There are 12 commercially important oyster species in the world. Their habitats generally are muddy bottom of brackish region of estuaries, high-salinity seawater, shallow and sheltered estuarine waters, etc. In Japan, only one kind of oyster named Crassostrea gigas is cultivated, and its habitat is shallow and low-salinity (23–28 parts per thousand or ppt) waters. As mentioned before, we collected fresh oysters from depths of 1, 6, and 11 m from Higashimatsushima in 2004 Nov to examine the effect of depth on their growth and silver levels. The total masses of soft tissues were 19.6 ± 2.5, 10.6 ± 1.3, and 4.8 ± 0.9 g (ww, n = 5, avg ± sd) for oysters from 1, 6, and 11 m depths, respectively. It is obvious that total mass decreases with increasing depth. Perhaps higher levels of oxygen near the surface help oysters grow bigger and faster. We combined gill and mantle, and hepatopancreas and muscle for the convenience of analysis by INAA-CSS at the Kyoto University Reactor (KUR) facility for silver content. Concentration of silver increased with increasing depth for both pairs of organs, as shown in Fig. 8. We also calculated the absolute mass of silver which decreased with increasing depth (Fig. 9). It is obvious that oysters growing near the surface accumulated more silver than those at depths down to 11 m. It is known that oysters grow more rapidly in brackish water where the salinity is 0.5–30 ppt. The salinity increases with depth to 30–50 ppt which is typical of sea water. In our study, silver concentration increased with increasing salinity. This trend was also observed by Amiard-Triquet et al. [21] who exposed oysters to different levels of silver in seawater under different salinity. They found that silver levels in oysters increased with increasing salinity as well as silver content of seawater.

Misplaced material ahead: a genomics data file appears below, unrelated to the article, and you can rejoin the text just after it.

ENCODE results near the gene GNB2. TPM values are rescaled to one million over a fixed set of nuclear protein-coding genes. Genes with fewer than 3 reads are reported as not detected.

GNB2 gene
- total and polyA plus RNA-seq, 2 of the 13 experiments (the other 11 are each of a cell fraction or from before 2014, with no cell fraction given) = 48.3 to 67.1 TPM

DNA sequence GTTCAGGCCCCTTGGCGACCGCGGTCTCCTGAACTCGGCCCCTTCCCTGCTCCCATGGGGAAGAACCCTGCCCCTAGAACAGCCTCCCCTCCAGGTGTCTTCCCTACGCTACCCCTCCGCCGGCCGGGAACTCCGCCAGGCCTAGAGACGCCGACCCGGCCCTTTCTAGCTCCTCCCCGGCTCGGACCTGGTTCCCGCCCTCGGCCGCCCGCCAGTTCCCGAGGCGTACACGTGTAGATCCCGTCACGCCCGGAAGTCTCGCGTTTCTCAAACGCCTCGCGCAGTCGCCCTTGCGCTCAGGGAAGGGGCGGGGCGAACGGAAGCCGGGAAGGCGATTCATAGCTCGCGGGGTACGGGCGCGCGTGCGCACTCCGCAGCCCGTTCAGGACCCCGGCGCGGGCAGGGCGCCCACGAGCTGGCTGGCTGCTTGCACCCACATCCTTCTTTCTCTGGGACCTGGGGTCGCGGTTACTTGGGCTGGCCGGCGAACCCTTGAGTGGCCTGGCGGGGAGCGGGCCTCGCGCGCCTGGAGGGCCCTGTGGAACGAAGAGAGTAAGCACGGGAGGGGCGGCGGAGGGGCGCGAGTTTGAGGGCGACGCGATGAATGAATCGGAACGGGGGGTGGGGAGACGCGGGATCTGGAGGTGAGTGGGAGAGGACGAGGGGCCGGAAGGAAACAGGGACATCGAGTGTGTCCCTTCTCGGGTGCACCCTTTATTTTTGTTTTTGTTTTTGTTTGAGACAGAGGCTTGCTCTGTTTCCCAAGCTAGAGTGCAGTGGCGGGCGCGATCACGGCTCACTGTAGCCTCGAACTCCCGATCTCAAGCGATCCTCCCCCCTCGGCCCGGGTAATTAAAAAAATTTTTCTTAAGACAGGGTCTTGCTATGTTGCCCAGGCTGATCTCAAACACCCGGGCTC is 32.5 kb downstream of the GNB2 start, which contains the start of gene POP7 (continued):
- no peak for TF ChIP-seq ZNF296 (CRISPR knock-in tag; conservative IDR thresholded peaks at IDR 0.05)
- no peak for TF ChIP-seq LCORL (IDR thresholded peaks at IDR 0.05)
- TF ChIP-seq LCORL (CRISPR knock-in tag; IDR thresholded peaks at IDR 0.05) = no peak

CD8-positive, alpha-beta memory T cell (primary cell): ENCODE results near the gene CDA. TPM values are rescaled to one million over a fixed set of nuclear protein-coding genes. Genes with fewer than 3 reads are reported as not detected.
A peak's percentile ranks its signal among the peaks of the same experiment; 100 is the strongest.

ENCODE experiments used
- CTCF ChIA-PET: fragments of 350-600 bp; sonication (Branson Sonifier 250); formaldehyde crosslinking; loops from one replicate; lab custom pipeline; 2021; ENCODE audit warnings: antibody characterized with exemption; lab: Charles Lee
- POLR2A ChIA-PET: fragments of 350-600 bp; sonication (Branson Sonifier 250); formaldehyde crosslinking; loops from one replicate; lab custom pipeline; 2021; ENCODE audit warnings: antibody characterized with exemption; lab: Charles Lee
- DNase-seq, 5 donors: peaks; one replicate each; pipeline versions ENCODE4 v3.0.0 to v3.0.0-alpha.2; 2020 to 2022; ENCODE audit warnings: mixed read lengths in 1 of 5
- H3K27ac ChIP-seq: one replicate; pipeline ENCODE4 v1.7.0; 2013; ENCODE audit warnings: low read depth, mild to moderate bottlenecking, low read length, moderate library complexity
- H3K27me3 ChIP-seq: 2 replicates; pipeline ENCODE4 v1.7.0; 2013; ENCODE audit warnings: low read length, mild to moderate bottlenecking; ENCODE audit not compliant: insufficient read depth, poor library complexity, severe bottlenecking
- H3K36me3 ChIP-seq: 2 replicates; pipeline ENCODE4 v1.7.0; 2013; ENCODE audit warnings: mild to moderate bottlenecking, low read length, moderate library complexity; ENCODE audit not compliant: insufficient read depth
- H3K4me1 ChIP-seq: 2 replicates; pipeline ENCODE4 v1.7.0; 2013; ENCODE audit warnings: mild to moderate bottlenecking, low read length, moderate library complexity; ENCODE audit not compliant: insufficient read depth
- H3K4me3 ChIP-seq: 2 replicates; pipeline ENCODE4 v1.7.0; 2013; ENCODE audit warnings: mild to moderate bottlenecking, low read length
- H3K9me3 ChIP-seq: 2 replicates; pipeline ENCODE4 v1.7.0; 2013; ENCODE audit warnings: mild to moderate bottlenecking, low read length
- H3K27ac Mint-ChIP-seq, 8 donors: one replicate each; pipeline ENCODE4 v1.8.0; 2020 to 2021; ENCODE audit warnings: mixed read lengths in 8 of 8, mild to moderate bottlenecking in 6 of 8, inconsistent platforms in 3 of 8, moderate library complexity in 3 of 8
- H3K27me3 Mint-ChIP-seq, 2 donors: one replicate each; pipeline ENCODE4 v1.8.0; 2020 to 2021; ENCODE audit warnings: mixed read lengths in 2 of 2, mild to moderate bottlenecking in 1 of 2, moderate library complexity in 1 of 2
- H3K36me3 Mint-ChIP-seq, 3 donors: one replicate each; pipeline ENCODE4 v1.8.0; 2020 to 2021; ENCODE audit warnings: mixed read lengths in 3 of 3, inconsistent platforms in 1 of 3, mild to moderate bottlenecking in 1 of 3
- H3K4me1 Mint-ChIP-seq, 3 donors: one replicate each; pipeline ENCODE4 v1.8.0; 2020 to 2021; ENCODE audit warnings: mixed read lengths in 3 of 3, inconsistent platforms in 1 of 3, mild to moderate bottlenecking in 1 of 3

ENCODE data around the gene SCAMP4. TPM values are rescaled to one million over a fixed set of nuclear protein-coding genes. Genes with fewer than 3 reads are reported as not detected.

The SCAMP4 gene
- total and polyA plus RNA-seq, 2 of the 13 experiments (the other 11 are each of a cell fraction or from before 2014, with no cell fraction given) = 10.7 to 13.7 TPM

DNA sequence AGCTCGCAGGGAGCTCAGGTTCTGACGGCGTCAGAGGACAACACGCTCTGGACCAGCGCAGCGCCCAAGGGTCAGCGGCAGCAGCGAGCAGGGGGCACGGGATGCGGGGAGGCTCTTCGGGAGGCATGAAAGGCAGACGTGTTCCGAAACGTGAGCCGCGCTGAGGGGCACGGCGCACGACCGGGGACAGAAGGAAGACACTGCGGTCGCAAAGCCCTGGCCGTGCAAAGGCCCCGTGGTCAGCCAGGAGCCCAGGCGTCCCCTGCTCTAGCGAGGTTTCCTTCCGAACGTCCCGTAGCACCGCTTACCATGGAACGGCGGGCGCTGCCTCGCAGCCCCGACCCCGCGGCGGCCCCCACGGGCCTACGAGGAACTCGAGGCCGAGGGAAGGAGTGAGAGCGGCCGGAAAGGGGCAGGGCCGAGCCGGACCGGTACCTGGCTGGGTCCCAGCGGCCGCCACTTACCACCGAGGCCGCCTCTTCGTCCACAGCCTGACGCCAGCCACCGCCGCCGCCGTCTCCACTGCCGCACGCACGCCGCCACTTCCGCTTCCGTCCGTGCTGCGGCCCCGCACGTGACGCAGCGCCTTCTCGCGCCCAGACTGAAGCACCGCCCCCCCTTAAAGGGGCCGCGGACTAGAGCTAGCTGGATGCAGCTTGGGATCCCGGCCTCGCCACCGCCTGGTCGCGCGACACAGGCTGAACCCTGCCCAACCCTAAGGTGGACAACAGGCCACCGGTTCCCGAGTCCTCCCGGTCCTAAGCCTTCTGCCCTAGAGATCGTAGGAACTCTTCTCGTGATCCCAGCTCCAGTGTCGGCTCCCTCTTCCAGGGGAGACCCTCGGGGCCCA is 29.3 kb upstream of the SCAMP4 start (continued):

Fig. 8

Silver levels in organs of oysters from different depths (avg, n = 5, mg kg−1, dry weight)
Fig. 9

Mass of silver in oysters from different depths (avg, n = 5, μg)